Your financial advisor plays a crucial role in understanding your overall financial picture, which is essential for effective estate planning. They can offer valuable insights into how your estate plan might impact your financial goals and retirement planning.


Additionally, a financial advisor can help identify potential tax problems and suggest ways to reduce estate taxes.


For the legal drafting of documents such as a living trust, you should work with an estate planning attorney. The collaboration between your financial advisor and your attorney can ensure that your financial strategy and estate plan are integrated. This will ensure your assets are preserved and you get the benefit of confidence regarding your assets and legacy.


No more tossing and turning at night or worrying about what will happen in the future.


a financial advisor can help identify potential tax problems and suggest ways to reduce estate taxes.


Estate Planning Basics


Estate planning is a critical process for ensuring that your assets are managed and distributed according to your wishes after your passing. However, it’s a complex field, and mistakes can be costly. Understanding these pitfalls, especially regarding living trusts, is essential for effective estate planning.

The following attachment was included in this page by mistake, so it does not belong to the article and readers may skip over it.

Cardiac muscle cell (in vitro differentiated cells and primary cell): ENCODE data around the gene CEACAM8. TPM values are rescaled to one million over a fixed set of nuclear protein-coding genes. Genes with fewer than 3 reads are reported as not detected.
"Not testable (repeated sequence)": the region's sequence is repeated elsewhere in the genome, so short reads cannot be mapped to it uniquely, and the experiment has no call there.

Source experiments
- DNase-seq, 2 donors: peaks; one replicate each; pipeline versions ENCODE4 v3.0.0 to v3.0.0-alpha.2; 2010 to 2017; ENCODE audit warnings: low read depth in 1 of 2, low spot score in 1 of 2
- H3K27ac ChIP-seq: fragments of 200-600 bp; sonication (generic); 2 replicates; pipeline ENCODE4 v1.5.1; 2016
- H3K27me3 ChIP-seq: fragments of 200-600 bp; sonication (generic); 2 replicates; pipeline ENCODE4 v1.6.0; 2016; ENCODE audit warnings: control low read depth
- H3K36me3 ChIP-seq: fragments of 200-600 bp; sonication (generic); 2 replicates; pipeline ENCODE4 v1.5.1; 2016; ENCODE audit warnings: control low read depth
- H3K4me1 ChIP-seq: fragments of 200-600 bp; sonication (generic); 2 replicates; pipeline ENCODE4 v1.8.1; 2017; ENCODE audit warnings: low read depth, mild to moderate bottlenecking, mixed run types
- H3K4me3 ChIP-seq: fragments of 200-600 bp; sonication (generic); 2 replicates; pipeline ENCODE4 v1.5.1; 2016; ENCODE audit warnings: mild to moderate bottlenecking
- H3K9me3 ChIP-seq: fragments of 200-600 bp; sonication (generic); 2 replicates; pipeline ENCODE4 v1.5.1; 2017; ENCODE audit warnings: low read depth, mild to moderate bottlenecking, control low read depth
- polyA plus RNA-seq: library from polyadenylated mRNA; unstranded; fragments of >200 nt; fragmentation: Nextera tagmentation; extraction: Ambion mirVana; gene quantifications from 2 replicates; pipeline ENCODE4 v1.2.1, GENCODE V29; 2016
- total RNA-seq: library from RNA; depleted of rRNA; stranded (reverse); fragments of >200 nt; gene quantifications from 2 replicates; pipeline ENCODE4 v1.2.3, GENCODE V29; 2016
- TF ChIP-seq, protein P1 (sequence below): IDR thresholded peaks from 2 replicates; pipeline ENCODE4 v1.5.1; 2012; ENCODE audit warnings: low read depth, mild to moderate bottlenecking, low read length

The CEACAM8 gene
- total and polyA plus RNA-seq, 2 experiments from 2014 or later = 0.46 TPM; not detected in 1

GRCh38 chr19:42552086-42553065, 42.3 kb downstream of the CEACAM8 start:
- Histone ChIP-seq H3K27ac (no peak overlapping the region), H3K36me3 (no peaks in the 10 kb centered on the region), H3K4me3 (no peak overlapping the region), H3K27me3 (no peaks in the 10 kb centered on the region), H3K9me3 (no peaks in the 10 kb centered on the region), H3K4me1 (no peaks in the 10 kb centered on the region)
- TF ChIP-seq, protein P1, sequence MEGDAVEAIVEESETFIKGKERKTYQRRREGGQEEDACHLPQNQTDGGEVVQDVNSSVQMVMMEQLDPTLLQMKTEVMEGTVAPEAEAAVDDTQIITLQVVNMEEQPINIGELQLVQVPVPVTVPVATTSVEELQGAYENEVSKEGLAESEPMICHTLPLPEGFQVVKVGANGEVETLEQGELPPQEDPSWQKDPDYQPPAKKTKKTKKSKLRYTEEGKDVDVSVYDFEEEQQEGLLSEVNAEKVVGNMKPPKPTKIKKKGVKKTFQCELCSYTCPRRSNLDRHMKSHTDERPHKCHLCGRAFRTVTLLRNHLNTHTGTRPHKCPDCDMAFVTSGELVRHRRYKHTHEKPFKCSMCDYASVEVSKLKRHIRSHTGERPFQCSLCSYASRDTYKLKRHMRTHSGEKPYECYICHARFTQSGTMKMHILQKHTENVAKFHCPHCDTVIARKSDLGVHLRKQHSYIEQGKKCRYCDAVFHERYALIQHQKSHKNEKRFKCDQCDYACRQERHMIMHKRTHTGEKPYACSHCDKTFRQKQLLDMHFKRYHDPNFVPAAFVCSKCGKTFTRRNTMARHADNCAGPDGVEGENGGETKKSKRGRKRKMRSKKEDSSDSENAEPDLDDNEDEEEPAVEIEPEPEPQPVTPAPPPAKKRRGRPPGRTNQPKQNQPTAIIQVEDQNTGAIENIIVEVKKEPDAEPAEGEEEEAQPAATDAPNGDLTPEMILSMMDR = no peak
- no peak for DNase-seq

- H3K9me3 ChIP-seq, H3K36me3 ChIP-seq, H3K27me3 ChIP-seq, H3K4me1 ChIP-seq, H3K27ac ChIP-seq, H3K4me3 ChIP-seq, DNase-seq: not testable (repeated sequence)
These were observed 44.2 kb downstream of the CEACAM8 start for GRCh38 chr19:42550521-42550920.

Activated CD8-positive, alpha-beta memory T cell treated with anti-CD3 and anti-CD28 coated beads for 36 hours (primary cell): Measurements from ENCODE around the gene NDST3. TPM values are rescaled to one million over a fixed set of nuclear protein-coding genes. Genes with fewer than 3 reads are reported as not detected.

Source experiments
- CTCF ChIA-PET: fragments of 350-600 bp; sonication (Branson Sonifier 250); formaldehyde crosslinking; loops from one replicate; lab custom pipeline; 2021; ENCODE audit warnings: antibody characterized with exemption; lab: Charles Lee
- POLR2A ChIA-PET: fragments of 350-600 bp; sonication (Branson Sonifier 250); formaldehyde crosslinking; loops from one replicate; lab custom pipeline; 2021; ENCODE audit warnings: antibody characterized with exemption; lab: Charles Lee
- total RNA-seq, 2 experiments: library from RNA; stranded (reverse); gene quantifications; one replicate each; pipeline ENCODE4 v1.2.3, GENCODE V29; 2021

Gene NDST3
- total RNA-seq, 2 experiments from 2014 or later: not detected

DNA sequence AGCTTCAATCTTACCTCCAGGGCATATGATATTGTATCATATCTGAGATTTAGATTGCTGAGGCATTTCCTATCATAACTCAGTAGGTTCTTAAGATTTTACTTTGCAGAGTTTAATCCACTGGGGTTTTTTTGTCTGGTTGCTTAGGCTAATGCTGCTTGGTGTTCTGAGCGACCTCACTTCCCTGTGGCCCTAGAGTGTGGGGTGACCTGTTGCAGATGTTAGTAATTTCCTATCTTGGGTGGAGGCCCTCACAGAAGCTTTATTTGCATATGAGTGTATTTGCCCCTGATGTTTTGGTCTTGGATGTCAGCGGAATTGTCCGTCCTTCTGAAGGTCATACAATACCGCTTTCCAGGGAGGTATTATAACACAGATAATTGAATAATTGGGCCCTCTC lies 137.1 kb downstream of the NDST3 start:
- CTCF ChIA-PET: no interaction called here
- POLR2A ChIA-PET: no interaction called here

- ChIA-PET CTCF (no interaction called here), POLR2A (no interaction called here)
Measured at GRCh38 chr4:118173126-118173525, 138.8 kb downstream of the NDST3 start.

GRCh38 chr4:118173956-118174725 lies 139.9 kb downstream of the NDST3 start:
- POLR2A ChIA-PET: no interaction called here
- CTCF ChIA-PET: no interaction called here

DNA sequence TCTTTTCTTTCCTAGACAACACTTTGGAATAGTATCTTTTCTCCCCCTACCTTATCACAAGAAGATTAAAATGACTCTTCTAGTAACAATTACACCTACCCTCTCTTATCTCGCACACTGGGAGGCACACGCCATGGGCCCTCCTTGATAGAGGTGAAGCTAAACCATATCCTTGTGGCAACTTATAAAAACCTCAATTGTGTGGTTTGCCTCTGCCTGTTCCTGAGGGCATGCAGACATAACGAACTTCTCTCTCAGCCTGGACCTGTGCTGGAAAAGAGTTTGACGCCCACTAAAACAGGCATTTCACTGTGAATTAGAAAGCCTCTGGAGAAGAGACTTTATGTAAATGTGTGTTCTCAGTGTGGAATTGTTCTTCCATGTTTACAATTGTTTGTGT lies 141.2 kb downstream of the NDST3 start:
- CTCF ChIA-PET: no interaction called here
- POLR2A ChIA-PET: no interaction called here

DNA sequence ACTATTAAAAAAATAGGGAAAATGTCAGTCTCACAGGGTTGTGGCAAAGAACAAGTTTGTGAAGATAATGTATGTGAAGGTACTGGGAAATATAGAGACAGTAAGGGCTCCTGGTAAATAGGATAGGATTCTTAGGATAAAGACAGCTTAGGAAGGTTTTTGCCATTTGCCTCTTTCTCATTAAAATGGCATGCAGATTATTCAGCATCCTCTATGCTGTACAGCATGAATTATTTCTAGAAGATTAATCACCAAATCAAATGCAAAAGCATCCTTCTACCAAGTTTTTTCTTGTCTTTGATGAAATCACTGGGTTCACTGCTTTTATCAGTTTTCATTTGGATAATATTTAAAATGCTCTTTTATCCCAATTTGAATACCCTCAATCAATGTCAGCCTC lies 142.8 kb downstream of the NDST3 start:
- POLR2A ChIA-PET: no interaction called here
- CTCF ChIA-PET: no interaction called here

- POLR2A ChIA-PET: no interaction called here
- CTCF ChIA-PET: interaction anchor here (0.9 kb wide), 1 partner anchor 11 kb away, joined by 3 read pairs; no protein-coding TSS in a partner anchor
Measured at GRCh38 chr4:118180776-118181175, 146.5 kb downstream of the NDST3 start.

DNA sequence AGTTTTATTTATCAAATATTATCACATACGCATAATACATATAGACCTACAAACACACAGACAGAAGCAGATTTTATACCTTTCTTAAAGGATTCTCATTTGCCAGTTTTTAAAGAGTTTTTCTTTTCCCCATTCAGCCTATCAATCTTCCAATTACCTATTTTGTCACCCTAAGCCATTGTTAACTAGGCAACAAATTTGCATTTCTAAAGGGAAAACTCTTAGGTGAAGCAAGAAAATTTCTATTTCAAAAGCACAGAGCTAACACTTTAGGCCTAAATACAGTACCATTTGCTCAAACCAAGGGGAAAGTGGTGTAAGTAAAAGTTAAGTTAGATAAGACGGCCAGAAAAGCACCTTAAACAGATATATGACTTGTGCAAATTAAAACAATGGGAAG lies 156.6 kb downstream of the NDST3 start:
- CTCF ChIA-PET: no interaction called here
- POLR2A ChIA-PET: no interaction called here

Common Estate Planning Mistakes


1. Not Having an Estate Plan: One of the most common mistakes is not having any estate plan at all. This oversight leaves the distribution of your assets up to state laws and can result in unintended beneficiaries.


2. Failing to Update the Estate Plan: Life changes such as marriage, divorce, the birth of children, or the acquisition of significant assets necessitate updates to your estate plan. Failing to do so can lead to conflicts and confusion.


3. Overlooking Potential Tax Implications: Many people fail to consider the tax implications of their estate plan. Without proper planning, a significant portion of the estate might go towards paying taxes rather than to your intended beneficiaries.


4. Not Planning for Disability or Incapacity: A comprehensive estate plan should include provisions for your own care and management of your affairs if you become unable to do so yourself.


Common Estate Planning Mistakes


Final Thoughts about Living Trusts for Minnesotans